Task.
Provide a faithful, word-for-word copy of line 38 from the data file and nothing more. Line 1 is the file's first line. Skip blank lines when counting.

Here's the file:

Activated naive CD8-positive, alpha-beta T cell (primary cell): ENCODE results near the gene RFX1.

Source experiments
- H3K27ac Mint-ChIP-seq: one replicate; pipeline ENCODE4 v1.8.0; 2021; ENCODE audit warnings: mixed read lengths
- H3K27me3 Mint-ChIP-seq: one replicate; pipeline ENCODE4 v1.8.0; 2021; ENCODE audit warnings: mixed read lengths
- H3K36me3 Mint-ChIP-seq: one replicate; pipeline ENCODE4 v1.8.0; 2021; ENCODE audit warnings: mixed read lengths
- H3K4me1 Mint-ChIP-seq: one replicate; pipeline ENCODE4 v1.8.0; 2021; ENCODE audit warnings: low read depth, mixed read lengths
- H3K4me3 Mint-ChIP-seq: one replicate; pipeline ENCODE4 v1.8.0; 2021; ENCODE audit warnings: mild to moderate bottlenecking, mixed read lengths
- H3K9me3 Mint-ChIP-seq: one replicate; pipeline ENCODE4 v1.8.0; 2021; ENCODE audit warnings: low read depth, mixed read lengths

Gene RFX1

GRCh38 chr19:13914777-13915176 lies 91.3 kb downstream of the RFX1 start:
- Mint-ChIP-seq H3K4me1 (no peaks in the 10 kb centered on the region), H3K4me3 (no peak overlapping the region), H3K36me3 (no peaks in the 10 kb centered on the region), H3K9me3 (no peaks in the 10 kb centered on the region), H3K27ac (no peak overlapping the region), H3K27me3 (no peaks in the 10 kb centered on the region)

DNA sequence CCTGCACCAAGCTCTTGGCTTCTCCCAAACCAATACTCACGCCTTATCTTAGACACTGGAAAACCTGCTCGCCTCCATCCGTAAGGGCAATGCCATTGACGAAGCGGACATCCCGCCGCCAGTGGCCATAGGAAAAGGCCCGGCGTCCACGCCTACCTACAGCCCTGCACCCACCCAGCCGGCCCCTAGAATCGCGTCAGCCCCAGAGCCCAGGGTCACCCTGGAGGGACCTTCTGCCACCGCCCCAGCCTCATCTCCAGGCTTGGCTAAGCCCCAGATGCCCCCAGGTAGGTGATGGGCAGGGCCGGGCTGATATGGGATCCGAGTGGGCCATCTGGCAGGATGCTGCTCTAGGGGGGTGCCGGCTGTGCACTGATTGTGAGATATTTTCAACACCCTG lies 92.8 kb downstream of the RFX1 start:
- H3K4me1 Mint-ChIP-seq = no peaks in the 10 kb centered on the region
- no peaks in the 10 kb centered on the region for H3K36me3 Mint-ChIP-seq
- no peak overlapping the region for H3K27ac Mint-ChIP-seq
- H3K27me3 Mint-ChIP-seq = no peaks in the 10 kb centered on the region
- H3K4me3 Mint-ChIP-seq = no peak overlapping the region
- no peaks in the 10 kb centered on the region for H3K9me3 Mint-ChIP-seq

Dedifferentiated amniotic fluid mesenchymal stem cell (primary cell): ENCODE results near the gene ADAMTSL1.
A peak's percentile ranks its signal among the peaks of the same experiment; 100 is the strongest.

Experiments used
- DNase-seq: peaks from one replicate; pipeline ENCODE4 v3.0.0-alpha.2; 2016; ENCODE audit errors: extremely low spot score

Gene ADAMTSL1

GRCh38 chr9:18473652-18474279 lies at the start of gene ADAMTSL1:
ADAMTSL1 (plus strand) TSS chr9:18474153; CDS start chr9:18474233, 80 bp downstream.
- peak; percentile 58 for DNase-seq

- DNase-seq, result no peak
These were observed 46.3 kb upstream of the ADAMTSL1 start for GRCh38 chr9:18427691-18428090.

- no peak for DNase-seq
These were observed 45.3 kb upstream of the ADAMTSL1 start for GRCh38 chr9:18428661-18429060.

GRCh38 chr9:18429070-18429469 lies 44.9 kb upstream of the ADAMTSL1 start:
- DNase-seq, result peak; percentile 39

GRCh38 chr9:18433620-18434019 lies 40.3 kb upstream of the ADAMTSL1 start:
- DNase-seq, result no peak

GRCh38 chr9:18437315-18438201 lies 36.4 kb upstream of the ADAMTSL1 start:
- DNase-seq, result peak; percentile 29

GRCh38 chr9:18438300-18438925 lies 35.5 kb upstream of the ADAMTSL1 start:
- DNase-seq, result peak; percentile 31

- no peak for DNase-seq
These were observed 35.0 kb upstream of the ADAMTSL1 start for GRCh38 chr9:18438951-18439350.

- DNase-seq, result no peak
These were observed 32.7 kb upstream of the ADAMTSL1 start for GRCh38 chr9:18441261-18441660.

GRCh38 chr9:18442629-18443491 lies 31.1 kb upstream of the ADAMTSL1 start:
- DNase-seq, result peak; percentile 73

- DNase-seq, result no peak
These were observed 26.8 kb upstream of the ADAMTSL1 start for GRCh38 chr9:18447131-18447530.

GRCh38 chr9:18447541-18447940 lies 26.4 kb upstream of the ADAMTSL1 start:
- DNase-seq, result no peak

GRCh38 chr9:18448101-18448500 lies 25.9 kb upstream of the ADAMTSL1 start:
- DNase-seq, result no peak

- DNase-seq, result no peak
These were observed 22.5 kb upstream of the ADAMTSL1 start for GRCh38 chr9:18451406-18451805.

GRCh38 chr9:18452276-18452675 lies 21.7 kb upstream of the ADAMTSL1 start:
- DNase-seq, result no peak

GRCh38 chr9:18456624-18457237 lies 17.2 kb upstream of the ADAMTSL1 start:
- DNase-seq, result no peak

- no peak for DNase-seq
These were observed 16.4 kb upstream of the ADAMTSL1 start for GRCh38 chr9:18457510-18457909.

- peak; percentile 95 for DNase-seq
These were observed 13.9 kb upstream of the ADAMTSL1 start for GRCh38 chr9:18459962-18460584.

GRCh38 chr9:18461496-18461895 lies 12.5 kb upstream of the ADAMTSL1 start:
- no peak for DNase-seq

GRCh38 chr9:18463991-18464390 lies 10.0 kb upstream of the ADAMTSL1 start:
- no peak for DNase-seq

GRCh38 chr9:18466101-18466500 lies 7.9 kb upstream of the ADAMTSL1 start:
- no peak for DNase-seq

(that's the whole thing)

- DNase-seq, result peak; percentile 31